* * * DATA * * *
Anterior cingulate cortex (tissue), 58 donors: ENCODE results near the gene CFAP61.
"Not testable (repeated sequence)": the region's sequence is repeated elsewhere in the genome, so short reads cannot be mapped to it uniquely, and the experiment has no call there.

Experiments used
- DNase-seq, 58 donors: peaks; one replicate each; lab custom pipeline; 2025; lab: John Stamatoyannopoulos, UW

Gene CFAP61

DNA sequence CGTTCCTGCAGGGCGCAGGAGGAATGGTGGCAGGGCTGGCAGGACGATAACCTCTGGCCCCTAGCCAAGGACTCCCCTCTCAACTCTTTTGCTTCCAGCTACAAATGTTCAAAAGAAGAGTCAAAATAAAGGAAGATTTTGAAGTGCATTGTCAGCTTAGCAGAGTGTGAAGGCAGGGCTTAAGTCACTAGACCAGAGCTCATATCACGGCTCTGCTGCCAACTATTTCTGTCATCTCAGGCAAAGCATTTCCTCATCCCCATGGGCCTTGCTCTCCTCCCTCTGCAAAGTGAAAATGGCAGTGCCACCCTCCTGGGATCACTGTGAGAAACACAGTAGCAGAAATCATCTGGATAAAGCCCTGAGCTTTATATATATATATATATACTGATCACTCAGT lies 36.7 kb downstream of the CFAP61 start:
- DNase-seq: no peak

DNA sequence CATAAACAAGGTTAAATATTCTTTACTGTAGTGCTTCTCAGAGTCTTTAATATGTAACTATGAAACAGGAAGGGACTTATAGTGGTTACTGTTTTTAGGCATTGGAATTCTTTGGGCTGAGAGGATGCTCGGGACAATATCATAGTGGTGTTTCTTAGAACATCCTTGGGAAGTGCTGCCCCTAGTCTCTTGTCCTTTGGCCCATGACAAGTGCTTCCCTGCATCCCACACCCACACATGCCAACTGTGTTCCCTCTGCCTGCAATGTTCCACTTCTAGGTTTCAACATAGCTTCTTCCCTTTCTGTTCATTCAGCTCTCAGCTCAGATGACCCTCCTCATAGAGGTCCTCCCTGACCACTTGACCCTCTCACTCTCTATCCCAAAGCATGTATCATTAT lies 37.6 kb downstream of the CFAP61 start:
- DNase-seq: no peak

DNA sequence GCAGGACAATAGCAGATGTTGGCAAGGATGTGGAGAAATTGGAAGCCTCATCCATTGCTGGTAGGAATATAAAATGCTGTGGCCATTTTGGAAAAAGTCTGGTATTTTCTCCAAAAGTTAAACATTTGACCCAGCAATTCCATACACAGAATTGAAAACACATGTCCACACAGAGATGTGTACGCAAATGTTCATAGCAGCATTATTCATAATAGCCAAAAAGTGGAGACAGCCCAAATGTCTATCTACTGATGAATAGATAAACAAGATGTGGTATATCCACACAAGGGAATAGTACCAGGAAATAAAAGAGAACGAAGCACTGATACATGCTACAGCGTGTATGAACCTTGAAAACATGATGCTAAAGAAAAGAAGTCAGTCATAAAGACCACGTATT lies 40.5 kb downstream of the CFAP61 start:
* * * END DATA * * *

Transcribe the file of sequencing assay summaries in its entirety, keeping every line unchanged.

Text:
Anterior cingulate cortex (tissue), 58 donors: ENCODE results near the gene CFAP61.
"Not testable (repeated sequence)": the region's sequence is repeated elsewhere in the genome, so short reads cannot be mapped to it uniquely, and the experiment has no call there.

Experiments used
- DNase-seq, 58 donors: peaks; one replicate each; lab custom pipeline; 2025; lab: John Stamatoyannopoulos, UW

Gene CFAP61

DNA sequence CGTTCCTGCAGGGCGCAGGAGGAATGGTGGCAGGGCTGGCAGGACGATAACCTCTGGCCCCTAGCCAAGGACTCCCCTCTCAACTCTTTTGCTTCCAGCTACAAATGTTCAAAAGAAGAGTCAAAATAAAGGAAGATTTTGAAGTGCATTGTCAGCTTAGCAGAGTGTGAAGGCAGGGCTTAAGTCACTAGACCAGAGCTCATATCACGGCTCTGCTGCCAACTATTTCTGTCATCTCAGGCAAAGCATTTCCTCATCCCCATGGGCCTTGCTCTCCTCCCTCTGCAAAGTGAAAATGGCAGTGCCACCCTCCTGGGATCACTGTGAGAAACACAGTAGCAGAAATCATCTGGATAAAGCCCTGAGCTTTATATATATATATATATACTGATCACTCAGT lies 36.7 kb downstream of the CFAP61 start:
- DNase-seq: no peak

DNA sequence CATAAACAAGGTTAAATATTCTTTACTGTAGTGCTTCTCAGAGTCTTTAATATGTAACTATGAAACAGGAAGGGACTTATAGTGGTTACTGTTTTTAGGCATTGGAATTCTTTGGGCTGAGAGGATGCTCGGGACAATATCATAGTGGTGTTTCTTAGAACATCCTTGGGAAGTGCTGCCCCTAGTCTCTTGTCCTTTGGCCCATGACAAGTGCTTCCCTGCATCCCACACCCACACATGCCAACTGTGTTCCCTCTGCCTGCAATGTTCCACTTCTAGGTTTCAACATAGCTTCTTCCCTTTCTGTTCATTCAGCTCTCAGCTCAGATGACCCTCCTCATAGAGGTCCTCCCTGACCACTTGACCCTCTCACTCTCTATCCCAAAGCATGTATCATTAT lies 37.6 kb downstream of the CFAP61 start:
- DNase-seq: no peak

DNA sequence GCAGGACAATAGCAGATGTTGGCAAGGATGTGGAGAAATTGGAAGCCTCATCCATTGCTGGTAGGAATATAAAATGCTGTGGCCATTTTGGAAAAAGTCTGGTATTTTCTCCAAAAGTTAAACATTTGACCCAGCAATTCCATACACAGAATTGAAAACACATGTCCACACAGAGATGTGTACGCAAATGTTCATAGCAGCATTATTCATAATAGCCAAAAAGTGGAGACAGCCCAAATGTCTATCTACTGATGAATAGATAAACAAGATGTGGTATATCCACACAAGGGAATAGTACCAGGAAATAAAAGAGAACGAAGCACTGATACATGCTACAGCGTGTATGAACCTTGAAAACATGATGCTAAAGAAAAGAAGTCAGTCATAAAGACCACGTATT lies 40.5 kb downstream of the CFAP61 start: